Sacrificing the death penalty to nab suspects
WASHINGTON — Everybody has to make sacrifices in the war against terrorism. For President Bush and Attorney General John Ashcroft, it may be something as ideologically sacred as capital punishment.
As governor of Texas, Mr. Bush presided over 40 of the nation's 85 executions last year. It could be assumed that he would seek the ultimate penalty for terrorists convicted of murdering Americans.
Zacarias Moussaoui, the first person charged in the United States in the Sept. 11 terrorist plot, was indicted on six counts, four of which carry a possible death sentence. The northern district of Virginia, chosen for his jury trial, is considered friendly to capital punishment.
But the Moroccan Moussaoui is a French citizen, and France, like all of the European Union, has abolished the death penalty. The French minister of justice, Marylise Lebranchu, says, "We do not accept the death penalty. There has to be a discussion with the United States."
The French could be ignored because Mr. Moussaoui is safely in American hands. But other suspects remain to be extradited. Spain is holding eight suspects that it will not turn over to American justice unless assured they will not be subject to capital punishment. Britain is holding Lotfi Raissi, suspected of organizing pilot training for hijackers.
Mr. Ashcroft toured European countries (but not France) last week, assuring governments that the US respects their laws and traditions and will deal with extradition requests "on a case-by-case basis." But, at some point, Ashcroft will undoubtedly have to face the painful decision of whether to waive the death penalty in order to get his hands on a wanted suspect.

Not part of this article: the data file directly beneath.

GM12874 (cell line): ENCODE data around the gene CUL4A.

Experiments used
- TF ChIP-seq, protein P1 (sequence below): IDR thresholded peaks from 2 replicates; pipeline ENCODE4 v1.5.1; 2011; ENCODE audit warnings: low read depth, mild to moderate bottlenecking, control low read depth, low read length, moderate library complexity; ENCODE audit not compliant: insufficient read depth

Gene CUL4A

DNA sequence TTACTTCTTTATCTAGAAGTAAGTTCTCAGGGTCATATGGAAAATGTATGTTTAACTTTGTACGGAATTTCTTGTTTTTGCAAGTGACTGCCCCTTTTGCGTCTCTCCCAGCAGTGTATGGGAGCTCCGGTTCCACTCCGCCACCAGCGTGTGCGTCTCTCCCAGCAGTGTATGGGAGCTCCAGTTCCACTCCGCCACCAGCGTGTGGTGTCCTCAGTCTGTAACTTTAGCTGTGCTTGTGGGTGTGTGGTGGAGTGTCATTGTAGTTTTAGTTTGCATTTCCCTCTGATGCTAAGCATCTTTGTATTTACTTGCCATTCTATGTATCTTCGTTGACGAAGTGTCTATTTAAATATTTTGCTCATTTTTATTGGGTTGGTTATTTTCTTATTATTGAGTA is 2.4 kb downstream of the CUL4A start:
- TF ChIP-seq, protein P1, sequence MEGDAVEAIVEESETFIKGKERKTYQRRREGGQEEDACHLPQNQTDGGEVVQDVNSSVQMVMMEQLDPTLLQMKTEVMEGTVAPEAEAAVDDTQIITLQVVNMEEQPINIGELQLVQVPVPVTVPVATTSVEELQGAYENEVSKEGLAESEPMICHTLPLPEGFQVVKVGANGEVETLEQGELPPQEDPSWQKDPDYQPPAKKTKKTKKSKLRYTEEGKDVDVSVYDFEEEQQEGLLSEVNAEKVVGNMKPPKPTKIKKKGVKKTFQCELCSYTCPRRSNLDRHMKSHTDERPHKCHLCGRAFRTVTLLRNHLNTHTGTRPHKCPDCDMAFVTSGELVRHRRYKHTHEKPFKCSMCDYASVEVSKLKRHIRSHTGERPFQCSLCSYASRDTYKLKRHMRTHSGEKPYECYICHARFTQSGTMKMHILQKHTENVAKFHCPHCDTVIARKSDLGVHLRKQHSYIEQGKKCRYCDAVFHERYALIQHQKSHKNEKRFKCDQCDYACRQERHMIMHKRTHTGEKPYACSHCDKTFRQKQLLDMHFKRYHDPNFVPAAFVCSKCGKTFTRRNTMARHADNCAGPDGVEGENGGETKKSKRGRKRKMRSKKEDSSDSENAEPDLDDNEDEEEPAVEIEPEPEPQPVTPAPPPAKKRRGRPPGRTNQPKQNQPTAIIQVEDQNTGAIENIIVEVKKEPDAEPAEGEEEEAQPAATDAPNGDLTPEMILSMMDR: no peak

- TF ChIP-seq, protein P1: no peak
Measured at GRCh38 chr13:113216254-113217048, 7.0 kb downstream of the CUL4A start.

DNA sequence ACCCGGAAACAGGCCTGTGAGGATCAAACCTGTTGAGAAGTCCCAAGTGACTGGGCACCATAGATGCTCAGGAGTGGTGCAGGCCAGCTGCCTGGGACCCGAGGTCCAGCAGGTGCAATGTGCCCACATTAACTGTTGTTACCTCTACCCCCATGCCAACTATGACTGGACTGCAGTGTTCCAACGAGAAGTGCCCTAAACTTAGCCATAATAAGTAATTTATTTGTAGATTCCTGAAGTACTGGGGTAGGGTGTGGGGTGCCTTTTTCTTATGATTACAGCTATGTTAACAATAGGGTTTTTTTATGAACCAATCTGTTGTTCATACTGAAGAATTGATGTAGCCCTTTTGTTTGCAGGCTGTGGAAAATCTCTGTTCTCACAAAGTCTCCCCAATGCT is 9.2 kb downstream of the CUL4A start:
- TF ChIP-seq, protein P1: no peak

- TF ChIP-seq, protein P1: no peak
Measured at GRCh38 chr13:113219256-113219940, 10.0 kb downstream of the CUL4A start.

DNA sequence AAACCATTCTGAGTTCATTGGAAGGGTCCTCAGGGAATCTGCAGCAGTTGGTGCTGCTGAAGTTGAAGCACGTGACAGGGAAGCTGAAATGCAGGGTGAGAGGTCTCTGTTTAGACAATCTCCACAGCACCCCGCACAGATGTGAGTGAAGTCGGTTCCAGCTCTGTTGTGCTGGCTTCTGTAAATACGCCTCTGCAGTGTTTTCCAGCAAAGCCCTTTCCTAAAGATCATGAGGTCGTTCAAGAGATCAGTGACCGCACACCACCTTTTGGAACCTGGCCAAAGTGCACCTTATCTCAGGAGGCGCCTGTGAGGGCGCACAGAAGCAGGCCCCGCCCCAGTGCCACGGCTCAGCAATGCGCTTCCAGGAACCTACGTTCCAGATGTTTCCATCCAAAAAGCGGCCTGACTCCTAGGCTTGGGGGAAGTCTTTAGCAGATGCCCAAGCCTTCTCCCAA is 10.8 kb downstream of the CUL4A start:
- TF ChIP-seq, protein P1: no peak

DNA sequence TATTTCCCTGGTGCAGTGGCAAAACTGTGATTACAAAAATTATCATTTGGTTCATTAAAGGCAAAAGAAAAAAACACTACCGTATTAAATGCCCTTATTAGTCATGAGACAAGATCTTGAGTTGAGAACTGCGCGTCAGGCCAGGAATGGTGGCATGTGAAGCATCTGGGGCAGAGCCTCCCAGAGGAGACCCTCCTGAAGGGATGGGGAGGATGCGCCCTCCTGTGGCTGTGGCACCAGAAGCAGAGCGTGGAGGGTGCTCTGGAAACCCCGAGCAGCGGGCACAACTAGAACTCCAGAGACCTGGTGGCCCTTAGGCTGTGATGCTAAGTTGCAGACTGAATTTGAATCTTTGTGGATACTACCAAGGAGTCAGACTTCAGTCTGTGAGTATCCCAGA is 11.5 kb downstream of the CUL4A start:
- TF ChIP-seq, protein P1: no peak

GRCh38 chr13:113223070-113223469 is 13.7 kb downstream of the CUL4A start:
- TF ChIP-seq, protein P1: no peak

In dealing with crime, there are precedents for waiving application of the death penalty as a price for extradition. Last July, Ashcroft joined Pennsylvania state authorities in a no-capital-punishment guarantee to meet the French condition for the extradition of Ira Einhorn, a counterculture figure wanted on a murder charge dating back to 1977. In the same month of July, the same pledge was made to France to gain the extradition of James Charles Kopp, wanted for the 1998 killing of an upstate New York abortion doctor.
For those who believe in capital punishment as fervently as many countries despise it, agreeing to spare the lives of mass murderers is a tough call to make. But it's a call that may have to be made if some of these murderers are to face justice.
Daniel Schorr is a senior news analyst at NPR.